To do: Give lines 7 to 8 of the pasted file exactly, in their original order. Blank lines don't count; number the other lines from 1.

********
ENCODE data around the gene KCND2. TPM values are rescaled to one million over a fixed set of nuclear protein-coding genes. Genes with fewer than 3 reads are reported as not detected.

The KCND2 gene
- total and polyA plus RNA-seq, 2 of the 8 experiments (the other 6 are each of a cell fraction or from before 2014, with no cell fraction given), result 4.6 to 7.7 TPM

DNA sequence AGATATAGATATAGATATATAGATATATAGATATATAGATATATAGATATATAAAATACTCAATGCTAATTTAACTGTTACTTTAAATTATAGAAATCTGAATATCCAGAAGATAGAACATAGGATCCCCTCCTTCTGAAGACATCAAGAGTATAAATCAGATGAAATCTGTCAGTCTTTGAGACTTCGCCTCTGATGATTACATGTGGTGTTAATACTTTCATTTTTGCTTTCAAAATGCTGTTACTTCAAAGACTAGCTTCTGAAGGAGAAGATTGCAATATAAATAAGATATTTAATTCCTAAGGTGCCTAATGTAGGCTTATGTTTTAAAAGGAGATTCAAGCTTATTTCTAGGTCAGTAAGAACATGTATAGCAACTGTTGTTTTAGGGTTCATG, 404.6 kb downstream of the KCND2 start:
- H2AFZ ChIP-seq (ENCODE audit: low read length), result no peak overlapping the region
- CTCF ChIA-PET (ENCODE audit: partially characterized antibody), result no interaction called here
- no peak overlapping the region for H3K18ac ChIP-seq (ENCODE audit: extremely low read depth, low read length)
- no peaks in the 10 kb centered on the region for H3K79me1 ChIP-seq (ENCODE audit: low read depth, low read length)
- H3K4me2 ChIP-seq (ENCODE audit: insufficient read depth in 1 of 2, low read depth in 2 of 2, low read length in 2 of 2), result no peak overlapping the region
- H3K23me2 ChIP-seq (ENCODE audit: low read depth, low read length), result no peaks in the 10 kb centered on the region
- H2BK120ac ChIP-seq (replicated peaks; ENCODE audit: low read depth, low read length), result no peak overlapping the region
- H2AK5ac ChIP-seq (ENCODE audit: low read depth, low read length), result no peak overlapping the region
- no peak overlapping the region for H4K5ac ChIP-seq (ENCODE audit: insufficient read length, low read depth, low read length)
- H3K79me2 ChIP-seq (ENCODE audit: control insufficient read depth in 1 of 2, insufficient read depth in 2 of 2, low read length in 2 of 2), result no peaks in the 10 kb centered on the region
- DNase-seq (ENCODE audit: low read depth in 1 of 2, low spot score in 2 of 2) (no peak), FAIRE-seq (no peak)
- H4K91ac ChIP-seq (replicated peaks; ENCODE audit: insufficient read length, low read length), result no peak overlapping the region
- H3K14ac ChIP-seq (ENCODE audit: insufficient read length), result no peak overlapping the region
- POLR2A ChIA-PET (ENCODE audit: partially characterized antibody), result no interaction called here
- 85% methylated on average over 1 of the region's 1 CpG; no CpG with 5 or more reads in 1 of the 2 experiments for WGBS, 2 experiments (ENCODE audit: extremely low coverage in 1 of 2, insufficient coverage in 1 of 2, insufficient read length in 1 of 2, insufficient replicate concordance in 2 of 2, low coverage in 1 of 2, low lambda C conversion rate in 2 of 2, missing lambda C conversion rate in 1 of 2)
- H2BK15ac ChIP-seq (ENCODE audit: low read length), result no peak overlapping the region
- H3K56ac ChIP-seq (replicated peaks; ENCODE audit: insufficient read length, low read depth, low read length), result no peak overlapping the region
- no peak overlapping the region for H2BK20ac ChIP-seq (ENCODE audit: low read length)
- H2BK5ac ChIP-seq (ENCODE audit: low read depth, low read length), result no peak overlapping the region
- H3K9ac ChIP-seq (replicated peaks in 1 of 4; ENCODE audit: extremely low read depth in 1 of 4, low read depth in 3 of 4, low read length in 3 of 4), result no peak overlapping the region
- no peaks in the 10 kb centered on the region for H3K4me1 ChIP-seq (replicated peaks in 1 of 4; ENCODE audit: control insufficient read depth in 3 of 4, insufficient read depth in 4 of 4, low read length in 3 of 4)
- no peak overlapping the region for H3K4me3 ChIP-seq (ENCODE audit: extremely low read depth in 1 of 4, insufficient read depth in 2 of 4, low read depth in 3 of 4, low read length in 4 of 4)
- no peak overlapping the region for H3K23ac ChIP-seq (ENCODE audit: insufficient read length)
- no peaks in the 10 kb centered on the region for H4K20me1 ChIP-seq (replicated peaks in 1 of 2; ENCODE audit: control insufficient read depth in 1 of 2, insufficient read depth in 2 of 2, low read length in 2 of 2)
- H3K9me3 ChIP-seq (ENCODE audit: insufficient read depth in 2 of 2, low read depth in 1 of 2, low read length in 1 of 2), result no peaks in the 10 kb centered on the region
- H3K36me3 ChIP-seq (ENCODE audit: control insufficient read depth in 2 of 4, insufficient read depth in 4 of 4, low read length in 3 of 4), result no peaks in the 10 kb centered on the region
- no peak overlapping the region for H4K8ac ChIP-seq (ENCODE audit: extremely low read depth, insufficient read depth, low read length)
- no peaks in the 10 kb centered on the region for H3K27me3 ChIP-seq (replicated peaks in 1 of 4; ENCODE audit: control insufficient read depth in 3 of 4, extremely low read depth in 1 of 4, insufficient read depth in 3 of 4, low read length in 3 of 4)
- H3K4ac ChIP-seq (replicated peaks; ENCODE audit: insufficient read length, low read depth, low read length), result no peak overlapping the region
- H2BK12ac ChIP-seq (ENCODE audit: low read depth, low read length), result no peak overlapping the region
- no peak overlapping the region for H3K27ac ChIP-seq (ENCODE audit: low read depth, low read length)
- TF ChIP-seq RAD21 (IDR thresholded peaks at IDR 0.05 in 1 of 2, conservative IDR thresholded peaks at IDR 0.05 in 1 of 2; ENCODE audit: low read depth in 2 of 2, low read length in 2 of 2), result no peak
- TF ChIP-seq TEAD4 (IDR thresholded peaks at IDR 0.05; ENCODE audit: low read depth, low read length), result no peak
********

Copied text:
- no peak overlapping the region for H3K18ac ChIP-seq (ENCODE audit: extremely low read depth, low read length)
- no peaks in the 10 kb centered on the region for H3K79me1 ChIP-seq (ENCODE audit: low read depth, low read length)